In 1818, the first stone of the Fraserburgh Harbour south pier was placed and the board of the Commissioners was assembled.
And now, the bicentenary of the harbour as seen today and the formation of the Fraserburgh Harbour Commissioners has been marked by a dinner, a show of historic photographs and the unveiling of a commemorative plaque.
Guests at the event were invited to look at the history of the port and discuss future developments.
The plaque, which will be hung in the harbour, was unveiled by Honourable Kate Nicolson.
She said: “The original harbour was built to capture the Baltic trade and the rest, as they say, is history.
“I have been watching, since my retirement from the board, the progress of the Harbour Commissioners and I wish them all the best for the future.”
The black granite plaque has engraved in gold lettering: “This was laid to commemorate the 200th anniversary of the laying of the first stone of the south pier in September 1818.”
The harbour itself dates back to 1542 when Alexander Fraser constructed a convenient port, opposite his land, after receiving a charter for the whole fishing from King James V.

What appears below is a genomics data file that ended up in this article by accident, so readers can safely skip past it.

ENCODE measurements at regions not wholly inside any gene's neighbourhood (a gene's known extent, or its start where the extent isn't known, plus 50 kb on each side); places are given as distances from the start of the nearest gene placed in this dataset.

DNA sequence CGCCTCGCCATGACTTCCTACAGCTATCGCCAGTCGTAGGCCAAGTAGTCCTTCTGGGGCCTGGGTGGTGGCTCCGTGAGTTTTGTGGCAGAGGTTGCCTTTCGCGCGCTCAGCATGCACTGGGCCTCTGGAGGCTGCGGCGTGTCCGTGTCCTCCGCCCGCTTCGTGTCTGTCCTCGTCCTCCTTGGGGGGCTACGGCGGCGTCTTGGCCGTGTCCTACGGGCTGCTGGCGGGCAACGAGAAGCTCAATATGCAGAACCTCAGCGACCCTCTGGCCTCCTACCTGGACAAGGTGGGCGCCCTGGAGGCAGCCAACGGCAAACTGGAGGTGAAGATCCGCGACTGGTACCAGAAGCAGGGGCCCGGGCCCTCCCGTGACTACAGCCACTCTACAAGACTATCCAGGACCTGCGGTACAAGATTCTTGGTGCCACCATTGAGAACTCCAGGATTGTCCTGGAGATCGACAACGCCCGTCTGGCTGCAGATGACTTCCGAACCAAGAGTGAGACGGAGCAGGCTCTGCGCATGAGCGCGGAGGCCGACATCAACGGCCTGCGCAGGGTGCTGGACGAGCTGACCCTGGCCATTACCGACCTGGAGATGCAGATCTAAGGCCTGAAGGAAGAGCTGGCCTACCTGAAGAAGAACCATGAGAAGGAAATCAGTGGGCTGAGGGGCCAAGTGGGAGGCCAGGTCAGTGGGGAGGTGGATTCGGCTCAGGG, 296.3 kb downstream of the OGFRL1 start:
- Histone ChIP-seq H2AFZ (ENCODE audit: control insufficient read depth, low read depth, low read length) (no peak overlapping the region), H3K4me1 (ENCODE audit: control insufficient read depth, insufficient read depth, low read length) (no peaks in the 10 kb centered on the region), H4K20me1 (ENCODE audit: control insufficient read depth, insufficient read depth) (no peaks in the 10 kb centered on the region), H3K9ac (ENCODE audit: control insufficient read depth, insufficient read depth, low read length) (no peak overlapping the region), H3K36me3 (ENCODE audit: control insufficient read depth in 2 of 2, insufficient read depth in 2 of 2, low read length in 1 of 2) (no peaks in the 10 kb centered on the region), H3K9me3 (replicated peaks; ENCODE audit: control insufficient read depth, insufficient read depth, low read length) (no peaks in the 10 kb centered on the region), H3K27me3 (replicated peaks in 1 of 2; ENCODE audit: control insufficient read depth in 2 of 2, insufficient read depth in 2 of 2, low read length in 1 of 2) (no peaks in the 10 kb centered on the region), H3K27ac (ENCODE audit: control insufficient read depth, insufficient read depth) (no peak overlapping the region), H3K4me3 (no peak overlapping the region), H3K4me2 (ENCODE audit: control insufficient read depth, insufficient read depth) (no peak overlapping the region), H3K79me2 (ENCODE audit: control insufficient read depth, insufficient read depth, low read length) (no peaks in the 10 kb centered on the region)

Since then, the harbour has undergone many changes with the construction of more piers with most of the developments happening in the 19th century.
Board convenor Michael Murray said: “There has been a port since the 1500s, but this is a celebration of the board and the port as it stands today.
“We’ve just finished a £12 million development of the harbour and are going to use this as a focal point to move to the future.
“We’ve put together a master plan which will lead us through the next five to 20 years for that project, but we start it now and future boards will finish it off.
“This is my first year as convener and this marks the starting point of something special.
“In the next year, we will be making an announcement of another project for the harbour which is huge.”
At the event, held in Fraserburgh Leisure Centre, guests were treated to a display of historic images which are kept by the board.
One was a print of the original stone which had gone missing for many years before resurfacing.
Jill Smith, clerk to the board, said: “I have been looking into the history and it has been really interesting.
“We dug these out to show it’s good to celebrate the past and look to the future.
“The board have done a lot of hard work over the years and it’s great to be able to celebrate that.”